Marisol Carranza-Arroyo says her uncle, Florentino Carranza, would buy clothes from thrift shops and fly to his hometown in Mexico during the holidays to donate them to people in need.
He’d also call her every day to check up on her, well aware that in-person visits weren’t wise amid a crush of COVID-19 cases in their neighborhoods — him in Little Village and her on the Far South Side — and because he had underlying health issues.
But on June 30, the call never came.
About 3 p.m. that day, Carranza, 53, was shot multiple times while on a sidewalk in the 4000 block of West 26th Street, in Little Village — a victim of gunfire intended for another man who was standing nearby and was shot and killed, police say.
“I was in shock because he had called me the day before,” Carranza-Arroyo said of her uncle. “Doctors told us that his body had received five bullets.”
After numerous surgeries and some signs that he might pull through, Carranza died July 4 at Mount Sinai Hospital. His body was flown back to his hometown of Tuxpan in Guerrero, Mexico, to be buried.
Carranza’s death is especially tragic because he had been living through what has been a one-two punch for residents of Little Village and other predominantly Latino neighborhoods in Chicago: COVID-19 has been ravaging those areas as gun violence is on the rise.
The federal government’s Centers for Disease Control and Prevention has cited a wide range of reasons for coronavirus spikes in Latino neighborhoods both in Chicago and across the country, from income and social inequities that lead to limited to access to health care to the fact that many Latinos have “essential” jobs that require exposure to others, thereby increasing the risk of catching the virus.
At the same time, Chicago is experiencing levels of violence not seen in more than two decades: 524 people had been murdered in the city through Sept. 6, with many of those crimes happening on the South and West sides, including in neighborhoods that are predominantly Latino. Carranza’s murder remains unsolved.
The police department’s Ogden District — District 10, which encompasses Little Village and North Lawndale — had logged 45 murders through Sept. 6 , compared to 21 reported in the same period in 2019, an increase of 114%. Shootings are also up this year, from 106 in 2019 to 176 in 2020, an increase of 66%.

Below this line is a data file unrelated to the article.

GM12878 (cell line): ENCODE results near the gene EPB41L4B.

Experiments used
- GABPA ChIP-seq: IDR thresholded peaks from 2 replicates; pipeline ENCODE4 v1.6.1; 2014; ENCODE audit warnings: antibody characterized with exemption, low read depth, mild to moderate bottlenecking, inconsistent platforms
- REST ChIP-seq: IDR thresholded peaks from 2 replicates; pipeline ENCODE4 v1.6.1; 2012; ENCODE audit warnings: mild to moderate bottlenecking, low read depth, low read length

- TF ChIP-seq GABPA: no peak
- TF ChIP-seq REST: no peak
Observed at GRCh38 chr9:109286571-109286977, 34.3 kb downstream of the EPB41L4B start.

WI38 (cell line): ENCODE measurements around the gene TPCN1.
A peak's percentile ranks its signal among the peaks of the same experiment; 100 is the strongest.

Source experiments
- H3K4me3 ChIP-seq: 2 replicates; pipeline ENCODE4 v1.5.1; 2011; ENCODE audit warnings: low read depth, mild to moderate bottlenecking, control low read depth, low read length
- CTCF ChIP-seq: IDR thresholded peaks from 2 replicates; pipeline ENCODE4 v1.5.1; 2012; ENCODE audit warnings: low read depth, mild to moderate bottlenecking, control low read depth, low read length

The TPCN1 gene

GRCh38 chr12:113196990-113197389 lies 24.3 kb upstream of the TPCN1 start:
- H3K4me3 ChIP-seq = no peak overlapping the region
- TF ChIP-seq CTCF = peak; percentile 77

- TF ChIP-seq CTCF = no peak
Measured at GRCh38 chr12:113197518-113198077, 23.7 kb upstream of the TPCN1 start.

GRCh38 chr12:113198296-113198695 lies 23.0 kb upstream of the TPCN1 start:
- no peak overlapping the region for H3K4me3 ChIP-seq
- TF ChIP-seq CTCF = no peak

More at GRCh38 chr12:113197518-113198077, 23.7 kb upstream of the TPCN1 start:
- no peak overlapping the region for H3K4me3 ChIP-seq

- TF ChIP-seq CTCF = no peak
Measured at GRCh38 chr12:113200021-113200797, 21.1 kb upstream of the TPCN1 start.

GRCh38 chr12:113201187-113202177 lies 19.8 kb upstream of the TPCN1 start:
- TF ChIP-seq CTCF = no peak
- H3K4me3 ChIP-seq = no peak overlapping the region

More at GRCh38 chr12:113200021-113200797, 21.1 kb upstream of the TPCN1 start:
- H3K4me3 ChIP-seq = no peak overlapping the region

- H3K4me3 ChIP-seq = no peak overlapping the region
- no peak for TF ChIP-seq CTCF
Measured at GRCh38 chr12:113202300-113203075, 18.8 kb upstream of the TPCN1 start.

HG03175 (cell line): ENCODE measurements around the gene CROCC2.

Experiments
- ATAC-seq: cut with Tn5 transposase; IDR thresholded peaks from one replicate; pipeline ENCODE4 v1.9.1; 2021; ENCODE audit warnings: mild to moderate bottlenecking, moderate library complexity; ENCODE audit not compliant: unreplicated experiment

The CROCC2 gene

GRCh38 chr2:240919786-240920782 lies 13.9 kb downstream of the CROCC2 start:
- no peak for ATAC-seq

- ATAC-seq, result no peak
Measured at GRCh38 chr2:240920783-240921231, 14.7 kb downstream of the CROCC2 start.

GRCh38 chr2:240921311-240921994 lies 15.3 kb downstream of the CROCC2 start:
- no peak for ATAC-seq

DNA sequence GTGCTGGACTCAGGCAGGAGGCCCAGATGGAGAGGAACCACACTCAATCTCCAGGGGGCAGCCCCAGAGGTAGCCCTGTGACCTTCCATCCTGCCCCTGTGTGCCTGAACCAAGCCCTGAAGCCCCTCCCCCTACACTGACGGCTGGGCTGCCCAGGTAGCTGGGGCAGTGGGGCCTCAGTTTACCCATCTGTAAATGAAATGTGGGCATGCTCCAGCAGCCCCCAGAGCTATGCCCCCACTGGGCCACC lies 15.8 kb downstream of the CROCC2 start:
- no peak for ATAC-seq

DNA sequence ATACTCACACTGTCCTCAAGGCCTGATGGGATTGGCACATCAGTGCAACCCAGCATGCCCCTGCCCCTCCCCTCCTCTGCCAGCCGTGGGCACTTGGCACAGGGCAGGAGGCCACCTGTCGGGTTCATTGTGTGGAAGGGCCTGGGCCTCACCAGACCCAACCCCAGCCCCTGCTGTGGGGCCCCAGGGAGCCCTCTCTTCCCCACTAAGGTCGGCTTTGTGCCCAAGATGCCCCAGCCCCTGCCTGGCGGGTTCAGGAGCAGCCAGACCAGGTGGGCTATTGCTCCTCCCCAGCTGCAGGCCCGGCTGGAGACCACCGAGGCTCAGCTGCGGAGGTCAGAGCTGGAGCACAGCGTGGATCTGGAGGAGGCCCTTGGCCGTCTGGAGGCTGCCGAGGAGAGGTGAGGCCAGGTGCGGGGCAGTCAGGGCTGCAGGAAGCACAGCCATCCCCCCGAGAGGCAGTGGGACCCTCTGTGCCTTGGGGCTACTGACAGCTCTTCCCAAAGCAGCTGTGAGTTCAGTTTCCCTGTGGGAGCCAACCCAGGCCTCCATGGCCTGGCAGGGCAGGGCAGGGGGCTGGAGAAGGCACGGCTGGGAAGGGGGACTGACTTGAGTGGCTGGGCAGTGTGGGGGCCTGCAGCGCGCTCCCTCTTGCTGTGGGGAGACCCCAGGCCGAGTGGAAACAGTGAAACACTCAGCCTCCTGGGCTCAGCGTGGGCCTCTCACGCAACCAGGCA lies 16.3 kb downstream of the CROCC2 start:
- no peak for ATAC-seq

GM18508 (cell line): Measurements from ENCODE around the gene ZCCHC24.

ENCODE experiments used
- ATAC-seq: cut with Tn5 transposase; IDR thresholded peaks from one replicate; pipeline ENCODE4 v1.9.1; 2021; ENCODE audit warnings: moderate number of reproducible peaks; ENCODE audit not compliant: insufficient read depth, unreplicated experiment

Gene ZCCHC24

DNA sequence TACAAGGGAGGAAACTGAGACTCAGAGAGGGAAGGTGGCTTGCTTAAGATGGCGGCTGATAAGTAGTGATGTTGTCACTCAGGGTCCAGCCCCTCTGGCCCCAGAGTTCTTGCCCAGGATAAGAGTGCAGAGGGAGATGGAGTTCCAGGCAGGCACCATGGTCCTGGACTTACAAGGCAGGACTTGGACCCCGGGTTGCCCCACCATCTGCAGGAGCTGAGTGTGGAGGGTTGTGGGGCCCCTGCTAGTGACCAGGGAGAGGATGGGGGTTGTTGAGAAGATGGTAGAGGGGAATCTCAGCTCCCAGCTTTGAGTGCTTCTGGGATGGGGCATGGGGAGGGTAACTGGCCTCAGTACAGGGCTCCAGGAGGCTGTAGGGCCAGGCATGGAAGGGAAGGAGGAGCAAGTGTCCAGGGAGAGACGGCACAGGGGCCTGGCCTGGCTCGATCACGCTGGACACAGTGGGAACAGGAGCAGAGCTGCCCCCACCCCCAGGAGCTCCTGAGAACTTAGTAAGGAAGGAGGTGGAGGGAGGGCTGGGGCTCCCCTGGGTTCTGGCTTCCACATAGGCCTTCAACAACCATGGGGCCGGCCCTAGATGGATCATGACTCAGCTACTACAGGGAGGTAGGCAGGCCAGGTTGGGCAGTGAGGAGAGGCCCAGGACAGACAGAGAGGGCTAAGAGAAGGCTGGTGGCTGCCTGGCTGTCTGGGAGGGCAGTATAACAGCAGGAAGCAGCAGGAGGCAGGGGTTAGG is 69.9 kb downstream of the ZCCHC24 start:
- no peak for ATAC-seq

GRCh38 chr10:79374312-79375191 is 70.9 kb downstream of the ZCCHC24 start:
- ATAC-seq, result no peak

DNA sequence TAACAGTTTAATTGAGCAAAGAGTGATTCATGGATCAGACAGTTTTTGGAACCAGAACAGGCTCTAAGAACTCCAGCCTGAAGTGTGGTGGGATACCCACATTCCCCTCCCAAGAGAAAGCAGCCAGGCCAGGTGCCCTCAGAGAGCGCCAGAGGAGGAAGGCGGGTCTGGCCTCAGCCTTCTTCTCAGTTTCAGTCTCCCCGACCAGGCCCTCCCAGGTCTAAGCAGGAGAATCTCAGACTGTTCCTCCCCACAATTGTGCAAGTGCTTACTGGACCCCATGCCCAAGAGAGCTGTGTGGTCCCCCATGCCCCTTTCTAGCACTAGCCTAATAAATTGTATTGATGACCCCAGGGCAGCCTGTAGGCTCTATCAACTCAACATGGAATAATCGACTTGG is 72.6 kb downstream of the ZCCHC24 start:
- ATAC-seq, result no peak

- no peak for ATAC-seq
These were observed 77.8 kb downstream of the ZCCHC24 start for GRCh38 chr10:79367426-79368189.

At the same time, the Southwest Side neighborhood is among areas of the city most affected by the coronavirus. The 60623 Zip code, which includes Little Village, had seen 4,247 cases of COVID-19 as of Sept. 9, according to the Illinois Department of Public Health, making it the fourth hardest hit Zip code in Chicago.
In nearby Pilsen, in the 12th police district, murders were up slightly from 12 last year to 16 this year, and shootings were up by 59%. The 60608 zip code, which includes the Heart of Chicago and Pilsen, has seen about 2,479 cases of COVID-19.
A little south, in Back of the Yards, in the 9th police district, homicides were up 79%, from 14 last year to 25 this year, and shootings had nearly doubled, to 148 this year from 76 last year. Back of the Yards is in the 60609 zip code, which has seen about 2,413 cases of COVID-19.
Before his death, Carranza, who had underlying health issues, had adjusted his life in Little Village because of COVID-19.
Carranza-Arroyo, said her uncle wouldn’t let her or anyone else run errands for him because he didn’t want anyone to contract COVID-19.
“‘I know you have doctor’s appointments,’ I told him.’Don’t take the CTA. Call me, I’m working from home. Just call me, I’ll take you to the appointments, don’t expose yourself,’” she said. “He said, ‘No because I’m constantly going inside the clinic in the hospital and if I get infected it’s going to stay in my conscience knowing that I got you or somebody else in the house infected.’”
COVID-19 also made it impossible for Carranza-Arroyo to see her uncle as he lay in a hospital bed recovering from surgeries. She said the only way she could communicate with her uncle was through video calls.
“He couldn’t talk but he was awake,” Carranza-Arroyo said. “I told him ‘tio, don’t worry about your bills, they’re covered, relax. I have your debit cards, I have everything with me, don’t worry yourself.’”
“Losing him was very hard,” she said. “He was always looking out for us.”